This event has now passed.Between epic bouts of bickering, Dwayne Johnson and Jason Statham save the world in a spin-off that gets the job done.
An overflowing goblet of primo stupid, the gear-headed 'Fast & Furious' franchise actually has a mappable trajectory, away from street racing into gravity-defying heists and Hummers parachuting out of cargo planes. If you’re a ride or die for this kind of stuff, Hobbs & Shaw, the first spin-off, won’t disappoint, even as it strays even further into a fully unbelievable save-the-planet spy comedy. You don’t need to cram any homework. Dwayne Johnson and Jason Statham – as, respectively, single dad and counterterrorist agent Luke Hobbs and finicky hard case Deckard Shaw – don’t exactly have chemistry so much as a constant stream of simmering insults, many of which sting beautifully. When Statham calls Johnson’s Hobbs a 'giant tattooed baby,' it’s like being on the edge of an about-to-explode Krakatoa.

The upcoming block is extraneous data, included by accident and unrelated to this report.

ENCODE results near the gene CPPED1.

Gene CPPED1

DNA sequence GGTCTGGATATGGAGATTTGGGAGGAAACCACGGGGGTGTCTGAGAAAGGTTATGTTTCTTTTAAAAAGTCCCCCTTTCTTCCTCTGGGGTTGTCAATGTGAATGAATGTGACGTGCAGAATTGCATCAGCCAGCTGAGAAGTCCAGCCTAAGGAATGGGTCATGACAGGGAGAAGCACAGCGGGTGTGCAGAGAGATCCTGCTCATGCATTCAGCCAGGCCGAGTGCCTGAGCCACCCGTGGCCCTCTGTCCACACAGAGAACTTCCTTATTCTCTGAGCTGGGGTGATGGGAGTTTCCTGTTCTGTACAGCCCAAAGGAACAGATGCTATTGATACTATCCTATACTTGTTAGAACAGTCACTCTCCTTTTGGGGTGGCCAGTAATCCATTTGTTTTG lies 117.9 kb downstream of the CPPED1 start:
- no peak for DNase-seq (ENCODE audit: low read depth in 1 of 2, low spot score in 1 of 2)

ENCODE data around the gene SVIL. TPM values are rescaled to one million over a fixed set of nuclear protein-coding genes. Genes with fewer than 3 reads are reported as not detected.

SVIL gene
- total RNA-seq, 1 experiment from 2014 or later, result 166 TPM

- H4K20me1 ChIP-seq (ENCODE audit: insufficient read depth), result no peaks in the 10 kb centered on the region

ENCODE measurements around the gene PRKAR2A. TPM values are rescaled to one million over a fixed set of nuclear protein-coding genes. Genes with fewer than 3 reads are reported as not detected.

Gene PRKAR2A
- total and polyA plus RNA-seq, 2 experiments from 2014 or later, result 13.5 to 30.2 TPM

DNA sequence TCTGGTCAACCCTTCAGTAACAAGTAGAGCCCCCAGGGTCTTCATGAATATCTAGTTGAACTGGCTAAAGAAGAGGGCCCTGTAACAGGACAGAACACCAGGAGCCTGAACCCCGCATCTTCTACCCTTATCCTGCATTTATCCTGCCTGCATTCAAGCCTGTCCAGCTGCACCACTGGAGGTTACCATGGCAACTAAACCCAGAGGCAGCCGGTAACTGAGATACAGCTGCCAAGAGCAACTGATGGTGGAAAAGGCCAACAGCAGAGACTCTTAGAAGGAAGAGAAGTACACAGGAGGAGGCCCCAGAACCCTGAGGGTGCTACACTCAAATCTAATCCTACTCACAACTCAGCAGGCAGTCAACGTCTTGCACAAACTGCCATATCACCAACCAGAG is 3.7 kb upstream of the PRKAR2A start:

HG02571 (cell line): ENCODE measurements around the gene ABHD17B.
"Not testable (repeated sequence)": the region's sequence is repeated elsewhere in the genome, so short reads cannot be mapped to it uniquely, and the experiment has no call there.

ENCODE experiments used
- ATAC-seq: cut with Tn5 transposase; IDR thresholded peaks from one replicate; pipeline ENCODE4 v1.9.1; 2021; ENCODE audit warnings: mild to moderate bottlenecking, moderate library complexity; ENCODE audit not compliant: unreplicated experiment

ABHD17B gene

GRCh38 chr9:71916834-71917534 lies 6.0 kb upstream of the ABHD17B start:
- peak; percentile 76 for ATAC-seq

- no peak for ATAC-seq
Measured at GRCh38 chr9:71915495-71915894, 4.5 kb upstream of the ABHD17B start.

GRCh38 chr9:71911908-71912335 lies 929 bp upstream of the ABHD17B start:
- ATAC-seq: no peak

As it must, the plot throws them together against their will, on the trail of the stolen plague Snowflake, a 'programmable apocalypse' sought by genetically enhanced Mi6-agent-turned-terrorist – just go with it – Brixton Lore (Idris Elba), and carried internally by Hattie, Shaw’s sister and a force of nature in her own right (she’s played by 'The Crown’s electrifying Vanessa Kirby). As unbound by reality as 'Hobbs & Shaw' is, there are some places it simply can’t go: Kirby’s Hattie plants a smooch on the weirdly asexual Johnson (less a princess kissing a frog than a quick lip-lunge) and we’re never going to buy that.
Directed by former Brad Pitt stunt double David Leitch, the movie takes pains to give multiple characters redemption monologues – about as fun as finding a hair in your popcorn. But when it’s skipping from dangerous-looking London street chase to Russian lab break-in to – most deliriously – a last-act Samoan family beatdown involving spears, Hobbs & Shaw finds its one note, the one you came for, and hammers on it effectively.
By Joshua Rothkopf